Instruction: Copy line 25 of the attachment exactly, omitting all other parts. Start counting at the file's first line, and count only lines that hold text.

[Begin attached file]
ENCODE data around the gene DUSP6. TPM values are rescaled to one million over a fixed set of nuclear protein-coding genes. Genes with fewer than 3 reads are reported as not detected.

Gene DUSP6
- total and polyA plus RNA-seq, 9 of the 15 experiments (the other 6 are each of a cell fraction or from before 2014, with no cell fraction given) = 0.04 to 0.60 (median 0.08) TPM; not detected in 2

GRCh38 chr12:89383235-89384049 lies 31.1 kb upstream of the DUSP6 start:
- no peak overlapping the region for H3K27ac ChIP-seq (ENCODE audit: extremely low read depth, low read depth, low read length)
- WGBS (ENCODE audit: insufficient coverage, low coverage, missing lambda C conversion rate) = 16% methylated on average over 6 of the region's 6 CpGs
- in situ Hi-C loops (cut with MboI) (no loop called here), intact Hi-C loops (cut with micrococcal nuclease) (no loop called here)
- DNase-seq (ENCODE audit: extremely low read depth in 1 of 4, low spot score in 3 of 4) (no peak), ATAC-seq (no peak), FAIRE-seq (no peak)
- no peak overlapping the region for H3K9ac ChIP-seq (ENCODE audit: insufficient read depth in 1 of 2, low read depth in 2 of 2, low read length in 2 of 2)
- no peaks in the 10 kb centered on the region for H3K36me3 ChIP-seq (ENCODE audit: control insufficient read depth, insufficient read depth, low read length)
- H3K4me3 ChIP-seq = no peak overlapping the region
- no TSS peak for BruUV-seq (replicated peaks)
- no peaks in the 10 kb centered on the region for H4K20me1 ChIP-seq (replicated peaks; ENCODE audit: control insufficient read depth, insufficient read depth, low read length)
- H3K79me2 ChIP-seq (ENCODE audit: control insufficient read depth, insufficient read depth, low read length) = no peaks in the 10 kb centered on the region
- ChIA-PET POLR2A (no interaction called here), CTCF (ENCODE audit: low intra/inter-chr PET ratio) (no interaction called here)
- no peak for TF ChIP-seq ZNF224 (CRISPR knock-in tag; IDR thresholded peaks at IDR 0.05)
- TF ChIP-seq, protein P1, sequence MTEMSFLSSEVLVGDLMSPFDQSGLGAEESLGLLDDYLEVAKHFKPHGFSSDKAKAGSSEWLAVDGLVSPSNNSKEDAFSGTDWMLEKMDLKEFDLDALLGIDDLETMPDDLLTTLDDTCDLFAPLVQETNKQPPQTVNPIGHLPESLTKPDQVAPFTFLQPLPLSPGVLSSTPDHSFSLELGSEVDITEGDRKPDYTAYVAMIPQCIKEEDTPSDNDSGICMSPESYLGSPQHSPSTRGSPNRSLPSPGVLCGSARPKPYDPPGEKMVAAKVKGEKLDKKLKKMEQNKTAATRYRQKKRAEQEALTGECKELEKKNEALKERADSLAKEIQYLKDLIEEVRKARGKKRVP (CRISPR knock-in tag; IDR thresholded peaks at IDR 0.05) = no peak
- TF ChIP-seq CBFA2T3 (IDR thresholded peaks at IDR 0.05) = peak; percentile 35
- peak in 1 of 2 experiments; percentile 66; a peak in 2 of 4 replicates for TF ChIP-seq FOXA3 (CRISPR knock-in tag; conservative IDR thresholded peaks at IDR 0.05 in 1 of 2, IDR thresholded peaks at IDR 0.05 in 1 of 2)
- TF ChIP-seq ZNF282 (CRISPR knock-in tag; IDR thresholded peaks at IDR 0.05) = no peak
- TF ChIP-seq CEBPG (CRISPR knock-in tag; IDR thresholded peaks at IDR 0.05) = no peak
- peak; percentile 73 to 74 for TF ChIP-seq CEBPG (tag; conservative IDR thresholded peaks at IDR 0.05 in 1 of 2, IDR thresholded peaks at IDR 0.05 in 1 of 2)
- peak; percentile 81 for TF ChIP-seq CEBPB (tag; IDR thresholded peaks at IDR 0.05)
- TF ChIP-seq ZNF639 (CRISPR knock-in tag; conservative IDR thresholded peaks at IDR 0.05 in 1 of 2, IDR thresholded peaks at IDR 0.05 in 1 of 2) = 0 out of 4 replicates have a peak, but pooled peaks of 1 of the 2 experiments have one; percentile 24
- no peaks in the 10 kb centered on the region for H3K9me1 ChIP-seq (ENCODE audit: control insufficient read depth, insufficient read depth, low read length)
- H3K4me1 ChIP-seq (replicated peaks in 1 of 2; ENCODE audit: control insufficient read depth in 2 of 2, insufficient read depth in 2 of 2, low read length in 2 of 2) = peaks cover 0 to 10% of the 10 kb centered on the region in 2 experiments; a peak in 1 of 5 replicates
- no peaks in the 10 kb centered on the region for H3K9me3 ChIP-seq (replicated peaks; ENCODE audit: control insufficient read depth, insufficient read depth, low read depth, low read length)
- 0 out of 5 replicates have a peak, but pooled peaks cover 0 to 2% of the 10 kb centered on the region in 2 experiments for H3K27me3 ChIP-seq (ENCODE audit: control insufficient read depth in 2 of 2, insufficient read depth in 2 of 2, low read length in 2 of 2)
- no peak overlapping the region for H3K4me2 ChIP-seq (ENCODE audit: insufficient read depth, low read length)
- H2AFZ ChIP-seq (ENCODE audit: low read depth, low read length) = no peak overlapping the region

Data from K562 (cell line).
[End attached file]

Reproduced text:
- no peaks in the 10 kb centered on the region for H3K9me1 ChIP-seq (ENCODE audit: control insufficient read depth, insufficient read depth, low read length)